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- Volume 16, Issue 1, 2003
South African Journal of Criminal Justice - Volume 16, Issue 1, 2003
Volume 16, Issue 1, 2003
Bringing the International Criminal Court home - the implementation of the Rome Statute of the International Criminal Court Act 2002Author Max Du PlessisSource: South African Journal of Criminal Justice 16, pp 1 –16 (2003)More Less
On 18 July 2002, Parliament passed the Implementation of the Rome Statute of the International Criminal Court Act 27 of 2002. The Act ensures that South Africa complies with its obligations as a State Party to the Rome Statute of the International Criminal Court. This article provides a short introduction to the Act and examines some of its more interesting aspects. The conclusion advanced is that the Act suitably foments South Africa's support of the International Criminal Court system, and demonstrates that the country is responding to the world public's demand for a stand on genocide, crimes against humanity and war crimes. It is noted, however, that the Act's ultimate success lies not in the strength of its internal provisions, but on the external will of the government to use the Act to full effect against international criminals.
Author Mervyn E. BennunSource: South African Journal of Criminal Justice 16, pp 17 –37 (2003)More Less
The concept of amnesty is new in South African law, and some of the implications of this are considered with regard to the discretionary decision to prosecute human rights offenders who either did not apply for an amnesty for human rights abuses, or who applied and were refused. One of these implications is the admissibility of proceedings before the Truth and Reconciliation Commission in subsequent criminal trials of such persons. Accordingly, the legal effects of amnesty proceedings under the Promotion of National Unity and Reconciliation Act, 1995 are considered, and the extent to which the rule in <I>Hollington v Hewthorn & Co Ltd</I> would apply to findings by the TRC. The conclusion is reached that this rule is now of limited or no application, and that the record of findings by the TRC may accordingly constitute important incriminating evidence which is available to a criminal court hearing cases arising from human rights violations. The availability of this evidence will affect the exercise of the discretion to prosecute.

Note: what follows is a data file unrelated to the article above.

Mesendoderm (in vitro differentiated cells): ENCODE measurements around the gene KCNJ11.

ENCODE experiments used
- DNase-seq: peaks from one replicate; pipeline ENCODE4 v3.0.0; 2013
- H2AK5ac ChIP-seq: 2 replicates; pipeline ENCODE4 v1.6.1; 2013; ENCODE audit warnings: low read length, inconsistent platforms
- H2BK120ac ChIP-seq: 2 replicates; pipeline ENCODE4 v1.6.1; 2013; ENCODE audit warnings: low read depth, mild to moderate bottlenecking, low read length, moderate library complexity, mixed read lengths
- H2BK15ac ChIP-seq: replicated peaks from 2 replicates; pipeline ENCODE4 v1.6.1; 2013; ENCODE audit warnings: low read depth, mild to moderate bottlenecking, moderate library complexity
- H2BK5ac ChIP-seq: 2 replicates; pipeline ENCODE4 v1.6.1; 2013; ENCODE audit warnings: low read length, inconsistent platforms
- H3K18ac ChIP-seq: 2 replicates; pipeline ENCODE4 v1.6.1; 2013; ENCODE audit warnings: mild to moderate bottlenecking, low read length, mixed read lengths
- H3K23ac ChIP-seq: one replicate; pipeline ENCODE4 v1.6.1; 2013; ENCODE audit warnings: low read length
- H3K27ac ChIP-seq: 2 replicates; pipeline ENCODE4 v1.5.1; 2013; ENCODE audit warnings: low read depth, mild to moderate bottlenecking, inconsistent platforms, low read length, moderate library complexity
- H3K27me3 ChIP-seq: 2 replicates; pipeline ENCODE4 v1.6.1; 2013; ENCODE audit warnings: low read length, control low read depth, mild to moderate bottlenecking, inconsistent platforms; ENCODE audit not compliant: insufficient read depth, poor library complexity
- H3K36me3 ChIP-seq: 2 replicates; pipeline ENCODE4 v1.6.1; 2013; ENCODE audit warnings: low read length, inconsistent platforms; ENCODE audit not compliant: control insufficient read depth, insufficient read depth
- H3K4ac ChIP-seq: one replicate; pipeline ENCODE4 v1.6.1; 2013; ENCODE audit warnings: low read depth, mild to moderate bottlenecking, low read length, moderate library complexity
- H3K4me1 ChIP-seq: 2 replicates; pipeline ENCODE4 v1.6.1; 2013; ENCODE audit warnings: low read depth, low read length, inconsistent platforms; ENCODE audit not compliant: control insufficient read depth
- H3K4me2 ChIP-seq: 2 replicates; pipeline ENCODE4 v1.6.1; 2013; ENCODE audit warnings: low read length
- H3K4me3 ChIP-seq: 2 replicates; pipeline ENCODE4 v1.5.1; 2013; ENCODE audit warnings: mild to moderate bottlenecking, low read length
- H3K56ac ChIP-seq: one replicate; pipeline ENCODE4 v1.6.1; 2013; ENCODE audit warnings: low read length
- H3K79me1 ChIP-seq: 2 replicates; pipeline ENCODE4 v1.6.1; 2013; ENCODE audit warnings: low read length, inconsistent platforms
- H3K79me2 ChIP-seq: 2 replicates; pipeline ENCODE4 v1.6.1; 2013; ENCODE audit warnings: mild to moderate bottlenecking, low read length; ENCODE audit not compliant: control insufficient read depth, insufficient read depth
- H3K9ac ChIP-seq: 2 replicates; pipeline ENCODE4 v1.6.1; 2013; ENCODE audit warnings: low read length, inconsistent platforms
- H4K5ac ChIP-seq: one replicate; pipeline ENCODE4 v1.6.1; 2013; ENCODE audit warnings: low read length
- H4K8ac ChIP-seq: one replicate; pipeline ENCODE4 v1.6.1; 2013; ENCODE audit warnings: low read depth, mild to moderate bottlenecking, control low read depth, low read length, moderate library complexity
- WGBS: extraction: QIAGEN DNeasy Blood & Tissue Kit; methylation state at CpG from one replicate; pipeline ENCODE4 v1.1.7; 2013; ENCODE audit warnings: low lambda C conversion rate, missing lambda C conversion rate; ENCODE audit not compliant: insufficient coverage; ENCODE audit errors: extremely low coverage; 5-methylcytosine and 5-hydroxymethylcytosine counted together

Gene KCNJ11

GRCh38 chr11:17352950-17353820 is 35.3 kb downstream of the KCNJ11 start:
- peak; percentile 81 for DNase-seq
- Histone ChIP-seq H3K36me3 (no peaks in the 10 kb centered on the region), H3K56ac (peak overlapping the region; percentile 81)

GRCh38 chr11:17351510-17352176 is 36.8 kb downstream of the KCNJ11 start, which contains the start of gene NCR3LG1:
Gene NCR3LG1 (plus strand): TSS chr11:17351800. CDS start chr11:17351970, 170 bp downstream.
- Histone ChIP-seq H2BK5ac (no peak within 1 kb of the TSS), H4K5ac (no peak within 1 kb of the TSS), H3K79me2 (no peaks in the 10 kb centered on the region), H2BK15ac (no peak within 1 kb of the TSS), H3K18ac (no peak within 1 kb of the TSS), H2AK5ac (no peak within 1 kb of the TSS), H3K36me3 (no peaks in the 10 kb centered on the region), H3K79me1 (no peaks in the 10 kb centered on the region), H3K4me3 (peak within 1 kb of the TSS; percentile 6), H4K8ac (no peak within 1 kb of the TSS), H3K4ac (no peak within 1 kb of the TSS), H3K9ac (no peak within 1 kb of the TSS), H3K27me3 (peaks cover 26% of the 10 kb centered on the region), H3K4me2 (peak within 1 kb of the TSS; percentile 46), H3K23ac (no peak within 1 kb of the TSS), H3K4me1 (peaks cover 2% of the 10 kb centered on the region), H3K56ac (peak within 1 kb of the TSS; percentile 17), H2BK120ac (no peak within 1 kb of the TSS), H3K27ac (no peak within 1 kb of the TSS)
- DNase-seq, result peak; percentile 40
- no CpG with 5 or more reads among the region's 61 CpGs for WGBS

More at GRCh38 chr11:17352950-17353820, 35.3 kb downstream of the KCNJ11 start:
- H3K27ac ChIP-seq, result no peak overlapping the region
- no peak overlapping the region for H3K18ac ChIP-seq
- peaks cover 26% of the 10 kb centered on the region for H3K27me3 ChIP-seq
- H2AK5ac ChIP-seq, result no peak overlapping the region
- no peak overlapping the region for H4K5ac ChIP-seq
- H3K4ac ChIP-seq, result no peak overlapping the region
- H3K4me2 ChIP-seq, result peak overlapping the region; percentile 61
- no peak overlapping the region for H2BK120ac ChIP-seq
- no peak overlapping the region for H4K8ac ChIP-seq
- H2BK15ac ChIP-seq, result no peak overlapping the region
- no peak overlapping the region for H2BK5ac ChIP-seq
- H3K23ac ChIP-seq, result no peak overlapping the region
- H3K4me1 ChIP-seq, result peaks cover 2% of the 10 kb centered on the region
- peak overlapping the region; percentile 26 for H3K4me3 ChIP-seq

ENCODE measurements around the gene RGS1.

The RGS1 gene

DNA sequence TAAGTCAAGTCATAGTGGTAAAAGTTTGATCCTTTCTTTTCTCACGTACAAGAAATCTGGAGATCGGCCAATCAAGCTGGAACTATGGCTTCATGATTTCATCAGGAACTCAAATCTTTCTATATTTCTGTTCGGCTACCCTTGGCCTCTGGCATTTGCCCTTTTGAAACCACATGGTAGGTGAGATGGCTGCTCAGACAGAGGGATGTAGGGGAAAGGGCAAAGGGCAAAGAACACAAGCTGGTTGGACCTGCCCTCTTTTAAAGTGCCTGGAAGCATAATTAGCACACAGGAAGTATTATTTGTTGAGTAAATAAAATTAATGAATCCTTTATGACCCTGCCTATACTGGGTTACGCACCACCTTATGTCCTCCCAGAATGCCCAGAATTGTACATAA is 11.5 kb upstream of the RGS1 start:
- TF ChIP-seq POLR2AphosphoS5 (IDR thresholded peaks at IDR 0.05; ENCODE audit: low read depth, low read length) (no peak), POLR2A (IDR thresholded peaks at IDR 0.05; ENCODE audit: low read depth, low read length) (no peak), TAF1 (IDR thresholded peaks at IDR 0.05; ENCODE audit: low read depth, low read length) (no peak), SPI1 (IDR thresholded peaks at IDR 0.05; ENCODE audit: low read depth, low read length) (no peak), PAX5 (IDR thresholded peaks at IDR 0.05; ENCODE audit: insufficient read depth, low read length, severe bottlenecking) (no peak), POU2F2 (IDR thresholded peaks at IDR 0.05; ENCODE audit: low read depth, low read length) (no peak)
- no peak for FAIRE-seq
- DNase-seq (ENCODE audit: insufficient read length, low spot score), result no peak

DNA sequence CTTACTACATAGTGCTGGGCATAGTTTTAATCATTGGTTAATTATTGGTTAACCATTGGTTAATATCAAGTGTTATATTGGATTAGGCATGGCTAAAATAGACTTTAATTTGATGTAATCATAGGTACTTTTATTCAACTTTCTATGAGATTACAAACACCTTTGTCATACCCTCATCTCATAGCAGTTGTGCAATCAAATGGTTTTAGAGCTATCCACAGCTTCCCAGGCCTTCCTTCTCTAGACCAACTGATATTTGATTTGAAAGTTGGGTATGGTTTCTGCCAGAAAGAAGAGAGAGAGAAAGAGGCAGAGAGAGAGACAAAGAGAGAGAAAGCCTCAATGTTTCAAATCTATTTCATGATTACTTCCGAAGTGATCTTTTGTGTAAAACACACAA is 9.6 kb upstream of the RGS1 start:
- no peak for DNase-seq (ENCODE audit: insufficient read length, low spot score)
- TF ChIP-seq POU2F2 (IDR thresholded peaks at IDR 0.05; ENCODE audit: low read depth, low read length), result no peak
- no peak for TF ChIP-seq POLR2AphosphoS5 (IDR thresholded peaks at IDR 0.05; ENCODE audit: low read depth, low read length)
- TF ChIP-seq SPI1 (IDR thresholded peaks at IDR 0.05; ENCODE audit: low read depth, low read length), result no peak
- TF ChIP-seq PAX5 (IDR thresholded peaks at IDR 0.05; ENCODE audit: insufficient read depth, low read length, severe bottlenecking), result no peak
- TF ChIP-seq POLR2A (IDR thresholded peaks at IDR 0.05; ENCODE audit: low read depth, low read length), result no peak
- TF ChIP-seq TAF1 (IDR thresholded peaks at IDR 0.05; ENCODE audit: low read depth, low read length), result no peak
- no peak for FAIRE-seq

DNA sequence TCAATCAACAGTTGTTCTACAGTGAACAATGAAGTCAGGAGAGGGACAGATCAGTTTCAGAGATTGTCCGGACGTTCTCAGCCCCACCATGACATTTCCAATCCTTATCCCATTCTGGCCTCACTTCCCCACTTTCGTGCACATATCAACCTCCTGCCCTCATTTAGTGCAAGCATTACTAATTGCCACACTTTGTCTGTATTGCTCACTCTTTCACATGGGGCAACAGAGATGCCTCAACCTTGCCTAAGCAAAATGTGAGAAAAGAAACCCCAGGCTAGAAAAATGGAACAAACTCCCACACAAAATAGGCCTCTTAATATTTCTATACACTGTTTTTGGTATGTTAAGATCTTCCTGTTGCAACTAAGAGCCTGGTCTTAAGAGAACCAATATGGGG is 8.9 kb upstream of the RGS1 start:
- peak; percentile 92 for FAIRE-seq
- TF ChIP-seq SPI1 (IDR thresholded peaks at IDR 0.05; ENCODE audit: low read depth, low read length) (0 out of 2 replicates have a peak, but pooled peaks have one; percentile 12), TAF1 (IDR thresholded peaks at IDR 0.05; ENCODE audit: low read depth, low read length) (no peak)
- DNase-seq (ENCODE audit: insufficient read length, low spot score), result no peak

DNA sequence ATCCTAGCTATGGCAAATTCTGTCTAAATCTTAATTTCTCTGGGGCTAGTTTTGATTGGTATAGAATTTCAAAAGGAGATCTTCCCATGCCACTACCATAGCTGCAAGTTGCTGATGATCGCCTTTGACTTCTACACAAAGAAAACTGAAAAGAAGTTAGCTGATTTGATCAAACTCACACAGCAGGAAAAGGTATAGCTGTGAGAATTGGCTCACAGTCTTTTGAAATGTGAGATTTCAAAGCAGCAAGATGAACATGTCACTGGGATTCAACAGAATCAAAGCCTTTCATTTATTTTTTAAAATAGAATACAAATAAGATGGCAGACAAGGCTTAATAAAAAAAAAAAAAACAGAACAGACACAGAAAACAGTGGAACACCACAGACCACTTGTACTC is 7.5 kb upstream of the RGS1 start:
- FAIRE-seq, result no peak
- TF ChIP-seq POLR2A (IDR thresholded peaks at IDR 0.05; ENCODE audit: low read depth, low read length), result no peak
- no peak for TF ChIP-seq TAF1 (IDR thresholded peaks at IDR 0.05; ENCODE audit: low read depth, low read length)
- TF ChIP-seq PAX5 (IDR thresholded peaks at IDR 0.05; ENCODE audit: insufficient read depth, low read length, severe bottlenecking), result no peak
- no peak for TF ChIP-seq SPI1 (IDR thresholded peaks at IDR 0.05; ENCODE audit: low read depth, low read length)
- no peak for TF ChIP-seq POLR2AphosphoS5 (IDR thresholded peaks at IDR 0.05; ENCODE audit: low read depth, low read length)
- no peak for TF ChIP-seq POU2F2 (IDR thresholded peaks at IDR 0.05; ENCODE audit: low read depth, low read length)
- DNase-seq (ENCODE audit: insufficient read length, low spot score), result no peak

Author Hennie KotzeSource: South African Journal of Criminal Justice 16, pp 38 –57 (2003)More Less
Political scientists struggle to understand the attitudinal link between the public and the elite on major policy issues. Using survey data of the World Values Study of 2001 (N=3000) as well as that of an opinion-leader study of 2000 (N=393), this article examines the extent to which the public share the attitudes of the elite towards the functioning of the South African criminal justice system. The results indicate that there is not much congruency between elite and public attitudes. There is also a perception of institutional incapacity regarding the criminal justice system among elites as well as subsections of the public. Furthermore, the results provide us with evidence that can serve as an estimate of the degree to which the public can be expected to understand the policy positions of the elite.
Mitchell, Taylor and Talbot on Confiscation and the Proceeds of Crime, by Andrew R. Mitchell, Susan M.E. Taylor and Kennedy V. Talbot : book reviewAuthor Jonathan BurchellSource: South African Journal of Criminal Justice 16, pp 70 –72 (2003)More Less